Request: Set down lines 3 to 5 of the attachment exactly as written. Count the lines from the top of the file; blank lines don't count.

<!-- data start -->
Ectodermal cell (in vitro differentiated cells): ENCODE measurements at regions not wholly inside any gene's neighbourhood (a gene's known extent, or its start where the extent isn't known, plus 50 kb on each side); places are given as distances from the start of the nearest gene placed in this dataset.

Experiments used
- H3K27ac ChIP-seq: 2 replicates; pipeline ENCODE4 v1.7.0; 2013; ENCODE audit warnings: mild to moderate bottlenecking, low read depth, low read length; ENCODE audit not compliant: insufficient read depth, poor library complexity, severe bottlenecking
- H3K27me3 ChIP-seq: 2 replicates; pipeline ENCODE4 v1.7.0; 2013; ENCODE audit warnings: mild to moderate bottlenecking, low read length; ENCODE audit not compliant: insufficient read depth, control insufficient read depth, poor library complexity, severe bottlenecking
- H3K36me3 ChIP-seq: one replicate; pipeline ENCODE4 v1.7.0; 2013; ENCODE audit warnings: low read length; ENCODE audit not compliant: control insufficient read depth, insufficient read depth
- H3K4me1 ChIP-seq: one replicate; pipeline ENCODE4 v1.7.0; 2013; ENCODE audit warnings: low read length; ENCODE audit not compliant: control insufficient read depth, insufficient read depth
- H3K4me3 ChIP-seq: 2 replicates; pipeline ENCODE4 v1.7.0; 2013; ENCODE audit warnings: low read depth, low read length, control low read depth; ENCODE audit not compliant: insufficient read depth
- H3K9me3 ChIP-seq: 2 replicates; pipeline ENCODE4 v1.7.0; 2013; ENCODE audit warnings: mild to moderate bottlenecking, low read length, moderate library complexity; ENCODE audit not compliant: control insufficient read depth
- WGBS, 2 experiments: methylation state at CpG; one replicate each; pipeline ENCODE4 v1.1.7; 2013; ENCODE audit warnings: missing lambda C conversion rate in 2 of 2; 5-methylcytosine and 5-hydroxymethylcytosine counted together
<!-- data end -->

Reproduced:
- H3K27ac ChIP-seq: 2 replicates; pipeline ENCODE4 v1.7.0; 2013; ENCODE audit warnings: mild to moderate bottlenecking, low read depth, low read length; ENCODE audit not compliant: insufficient read depth, poor library complexity, severe bottlenecking
- H3K27me3 ChIP-seq: 2 replicates; pipeline ENCODE4 v1.7.0; 2013; ENCODE audit warnings: mild to moderate bottlenecking, low read length; ENCODE audit not compliant: insufficient read depth, control insufficient read depth, poor library complexity, severe bottlenecking
- H3K36me3 ChIP-seq: one replicate; pipeline ENCODE4 v1.7.0; 2013; ENCODE audit warnings: low read length; ENCODE audit not compliant: control insufficient read depth, insufficient read depth